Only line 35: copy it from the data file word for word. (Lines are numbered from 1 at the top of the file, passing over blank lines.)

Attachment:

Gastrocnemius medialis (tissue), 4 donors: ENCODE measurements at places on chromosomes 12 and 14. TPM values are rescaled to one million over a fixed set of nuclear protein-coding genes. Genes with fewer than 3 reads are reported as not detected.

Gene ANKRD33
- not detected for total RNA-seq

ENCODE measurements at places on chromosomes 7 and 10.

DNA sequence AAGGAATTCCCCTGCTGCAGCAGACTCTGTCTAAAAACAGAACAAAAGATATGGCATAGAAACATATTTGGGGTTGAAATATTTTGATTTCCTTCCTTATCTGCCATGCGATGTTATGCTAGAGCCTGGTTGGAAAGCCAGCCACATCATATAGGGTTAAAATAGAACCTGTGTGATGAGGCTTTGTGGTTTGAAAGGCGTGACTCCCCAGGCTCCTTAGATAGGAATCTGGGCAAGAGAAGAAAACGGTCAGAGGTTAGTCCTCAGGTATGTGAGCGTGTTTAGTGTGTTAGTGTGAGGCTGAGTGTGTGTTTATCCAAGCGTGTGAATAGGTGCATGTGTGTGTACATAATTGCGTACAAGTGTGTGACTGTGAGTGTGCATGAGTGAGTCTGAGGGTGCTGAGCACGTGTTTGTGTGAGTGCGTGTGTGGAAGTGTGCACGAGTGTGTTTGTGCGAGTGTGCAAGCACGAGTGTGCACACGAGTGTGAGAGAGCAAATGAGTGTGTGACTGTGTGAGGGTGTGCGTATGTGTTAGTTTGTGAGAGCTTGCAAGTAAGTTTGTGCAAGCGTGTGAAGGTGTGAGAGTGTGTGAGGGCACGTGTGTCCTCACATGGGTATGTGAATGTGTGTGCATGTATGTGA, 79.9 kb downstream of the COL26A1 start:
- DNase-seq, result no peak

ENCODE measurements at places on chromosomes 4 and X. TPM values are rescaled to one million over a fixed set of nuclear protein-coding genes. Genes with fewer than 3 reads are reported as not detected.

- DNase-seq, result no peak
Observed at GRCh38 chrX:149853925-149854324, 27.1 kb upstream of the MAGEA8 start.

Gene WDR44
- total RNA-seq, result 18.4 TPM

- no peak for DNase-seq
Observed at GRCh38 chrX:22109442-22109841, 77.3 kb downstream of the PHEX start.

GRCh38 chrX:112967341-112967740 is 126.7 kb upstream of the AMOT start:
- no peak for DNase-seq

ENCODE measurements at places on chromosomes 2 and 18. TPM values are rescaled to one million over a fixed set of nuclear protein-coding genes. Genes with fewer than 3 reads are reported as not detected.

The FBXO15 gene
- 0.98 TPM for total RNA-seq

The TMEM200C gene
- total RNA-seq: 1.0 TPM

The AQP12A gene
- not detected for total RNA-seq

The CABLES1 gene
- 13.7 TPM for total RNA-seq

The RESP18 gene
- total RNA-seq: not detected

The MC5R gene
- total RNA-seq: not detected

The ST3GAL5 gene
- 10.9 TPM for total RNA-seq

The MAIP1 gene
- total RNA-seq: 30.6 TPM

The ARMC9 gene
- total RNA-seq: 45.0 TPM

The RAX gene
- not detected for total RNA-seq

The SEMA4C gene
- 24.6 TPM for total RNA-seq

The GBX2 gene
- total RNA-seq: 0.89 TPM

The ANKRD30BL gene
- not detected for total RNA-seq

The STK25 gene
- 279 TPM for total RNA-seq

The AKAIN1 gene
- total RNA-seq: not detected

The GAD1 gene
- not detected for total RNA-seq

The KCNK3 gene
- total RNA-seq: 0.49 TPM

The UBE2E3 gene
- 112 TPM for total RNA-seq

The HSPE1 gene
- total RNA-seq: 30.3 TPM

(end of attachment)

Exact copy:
The RAX gene